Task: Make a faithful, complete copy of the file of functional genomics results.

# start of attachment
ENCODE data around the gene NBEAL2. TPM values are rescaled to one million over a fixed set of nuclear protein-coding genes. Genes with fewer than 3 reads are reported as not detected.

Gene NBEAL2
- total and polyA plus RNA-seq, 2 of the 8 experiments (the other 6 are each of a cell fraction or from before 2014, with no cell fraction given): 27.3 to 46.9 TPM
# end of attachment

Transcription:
ENCODE data around the gene NBEAL2. TPM values are rescaled to one million over a fixed set of nuclear protein-coding genes. Genes with fewer than 3 reads are reported as not detected.

Gene NBEAL2
- total and polyA plus RNA-seq, 2 of the 8 experiments (the other 6 are each of a cell fraction or from before 2014, with no cell fraction given): 27.3 to 46.9 TPM